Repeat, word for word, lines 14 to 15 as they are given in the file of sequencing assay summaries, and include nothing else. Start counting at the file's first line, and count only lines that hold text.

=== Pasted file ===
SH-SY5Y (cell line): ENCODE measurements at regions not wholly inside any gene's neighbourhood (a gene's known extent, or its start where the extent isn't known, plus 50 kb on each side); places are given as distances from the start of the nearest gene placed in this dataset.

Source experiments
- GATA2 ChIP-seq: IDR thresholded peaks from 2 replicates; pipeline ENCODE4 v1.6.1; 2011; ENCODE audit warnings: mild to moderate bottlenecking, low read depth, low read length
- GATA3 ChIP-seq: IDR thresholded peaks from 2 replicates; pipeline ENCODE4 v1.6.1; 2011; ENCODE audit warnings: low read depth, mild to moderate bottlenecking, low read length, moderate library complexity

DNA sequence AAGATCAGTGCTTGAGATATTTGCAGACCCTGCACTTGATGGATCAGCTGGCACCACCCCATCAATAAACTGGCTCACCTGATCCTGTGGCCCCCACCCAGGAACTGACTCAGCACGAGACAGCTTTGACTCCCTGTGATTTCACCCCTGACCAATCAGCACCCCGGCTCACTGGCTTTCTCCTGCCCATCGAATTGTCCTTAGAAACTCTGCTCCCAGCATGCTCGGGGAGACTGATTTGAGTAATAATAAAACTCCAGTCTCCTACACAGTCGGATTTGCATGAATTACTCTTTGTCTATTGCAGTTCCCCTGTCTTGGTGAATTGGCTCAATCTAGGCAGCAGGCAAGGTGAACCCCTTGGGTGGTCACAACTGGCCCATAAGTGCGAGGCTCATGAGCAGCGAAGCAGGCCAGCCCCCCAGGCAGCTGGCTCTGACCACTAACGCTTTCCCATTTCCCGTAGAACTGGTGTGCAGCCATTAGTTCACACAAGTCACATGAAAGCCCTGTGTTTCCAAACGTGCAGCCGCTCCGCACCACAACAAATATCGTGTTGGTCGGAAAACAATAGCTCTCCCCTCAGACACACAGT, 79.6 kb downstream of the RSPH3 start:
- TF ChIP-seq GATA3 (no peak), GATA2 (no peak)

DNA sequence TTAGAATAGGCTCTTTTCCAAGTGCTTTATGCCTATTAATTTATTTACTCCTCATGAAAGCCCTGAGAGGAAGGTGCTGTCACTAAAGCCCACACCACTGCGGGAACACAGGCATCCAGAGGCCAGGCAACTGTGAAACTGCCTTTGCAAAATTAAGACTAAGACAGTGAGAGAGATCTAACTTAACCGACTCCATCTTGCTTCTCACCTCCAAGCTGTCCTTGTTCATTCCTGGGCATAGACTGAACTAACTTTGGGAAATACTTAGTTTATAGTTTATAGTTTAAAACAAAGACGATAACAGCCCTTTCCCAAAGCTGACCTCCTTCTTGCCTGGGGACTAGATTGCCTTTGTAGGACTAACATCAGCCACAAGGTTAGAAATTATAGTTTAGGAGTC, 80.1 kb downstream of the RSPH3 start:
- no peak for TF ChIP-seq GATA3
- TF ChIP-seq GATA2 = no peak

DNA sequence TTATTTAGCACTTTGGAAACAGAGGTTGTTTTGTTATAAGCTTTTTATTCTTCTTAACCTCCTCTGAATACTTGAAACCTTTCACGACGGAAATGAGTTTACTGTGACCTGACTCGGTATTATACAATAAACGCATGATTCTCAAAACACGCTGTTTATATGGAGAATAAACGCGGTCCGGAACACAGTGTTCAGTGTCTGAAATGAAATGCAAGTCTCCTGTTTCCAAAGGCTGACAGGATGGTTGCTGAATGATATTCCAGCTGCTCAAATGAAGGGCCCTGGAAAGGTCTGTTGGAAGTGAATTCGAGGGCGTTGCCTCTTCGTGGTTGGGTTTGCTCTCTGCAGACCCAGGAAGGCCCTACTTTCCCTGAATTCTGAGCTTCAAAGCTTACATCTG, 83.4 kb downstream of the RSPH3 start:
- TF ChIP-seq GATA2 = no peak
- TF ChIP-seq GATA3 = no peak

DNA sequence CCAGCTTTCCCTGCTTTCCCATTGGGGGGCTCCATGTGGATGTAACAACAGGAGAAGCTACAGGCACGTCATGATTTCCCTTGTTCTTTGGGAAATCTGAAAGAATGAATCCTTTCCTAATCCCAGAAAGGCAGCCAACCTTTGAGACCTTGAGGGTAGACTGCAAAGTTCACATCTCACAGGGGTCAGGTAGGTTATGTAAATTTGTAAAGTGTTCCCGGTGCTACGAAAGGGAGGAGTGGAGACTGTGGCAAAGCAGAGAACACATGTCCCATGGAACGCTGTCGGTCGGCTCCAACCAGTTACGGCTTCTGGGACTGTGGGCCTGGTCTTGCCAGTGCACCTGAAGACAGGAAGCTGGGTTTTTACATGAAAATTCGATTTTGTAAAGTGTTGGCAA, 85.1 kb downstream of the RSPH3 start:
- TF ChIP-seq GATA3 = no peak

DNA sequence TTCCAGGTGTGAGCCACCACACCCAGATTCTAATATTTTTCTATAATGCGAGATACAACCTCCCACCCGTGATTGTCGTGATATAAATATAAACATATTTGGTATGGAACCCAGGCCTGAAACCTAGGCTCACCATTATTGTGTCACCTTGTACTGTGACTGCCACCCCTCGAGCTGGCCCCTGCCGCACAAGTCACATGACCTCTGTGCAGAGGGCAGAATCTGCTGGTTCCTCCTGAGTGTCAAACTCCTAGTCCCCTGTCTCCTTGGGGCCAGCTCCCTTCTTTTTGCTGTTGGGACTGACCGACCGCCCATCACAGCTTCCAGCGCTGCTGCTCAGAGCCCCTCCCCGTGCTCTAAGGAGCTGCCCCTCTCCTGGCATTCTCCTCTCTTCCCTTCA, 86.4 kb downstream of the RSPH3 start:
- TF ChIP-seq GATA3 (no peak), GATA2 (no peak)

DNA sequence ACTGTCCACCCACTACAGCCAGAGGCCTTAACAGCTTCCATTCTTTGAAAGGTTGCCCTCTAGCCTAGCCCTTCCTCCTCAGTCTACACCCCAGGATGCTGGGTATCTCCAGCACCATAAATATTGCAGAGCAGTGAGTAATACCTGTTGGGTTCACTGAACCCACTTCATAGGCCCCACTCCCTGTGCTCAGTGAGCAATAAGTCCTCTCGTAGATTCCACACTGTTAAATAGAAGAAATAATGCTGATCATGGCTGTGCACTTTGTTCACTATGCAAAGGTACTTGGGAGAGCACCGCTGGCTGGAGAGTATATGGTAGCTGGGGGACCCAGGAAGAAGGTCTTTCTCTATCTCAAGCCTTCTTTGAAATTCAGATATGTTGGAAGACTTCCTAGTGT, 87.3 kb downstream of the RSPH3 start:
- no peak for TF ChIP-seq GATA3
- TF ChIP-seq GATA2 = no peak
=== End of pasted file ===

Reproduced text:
- TF ChIP-seq GATA3 = no peak

DNA sequence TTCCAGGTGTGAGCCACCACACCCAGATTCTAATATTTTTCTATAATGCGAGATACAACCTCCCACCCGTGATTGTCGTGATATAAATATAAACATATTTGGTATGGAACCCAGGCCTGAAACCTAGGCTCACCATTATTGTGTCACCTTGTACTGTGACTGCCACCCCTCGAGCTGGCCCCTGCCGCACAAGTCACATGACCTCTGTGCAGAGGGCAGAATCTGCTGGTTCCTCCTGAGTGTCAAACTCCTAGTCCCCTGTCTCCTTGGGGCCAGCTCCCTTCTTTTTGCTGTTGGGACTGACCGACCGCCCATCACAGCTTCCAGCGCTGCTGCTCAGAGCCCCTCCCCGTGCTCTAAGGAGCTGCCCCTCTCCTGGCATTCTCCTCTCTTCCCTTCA, 86.4 kb downstream of the RSPH3 start: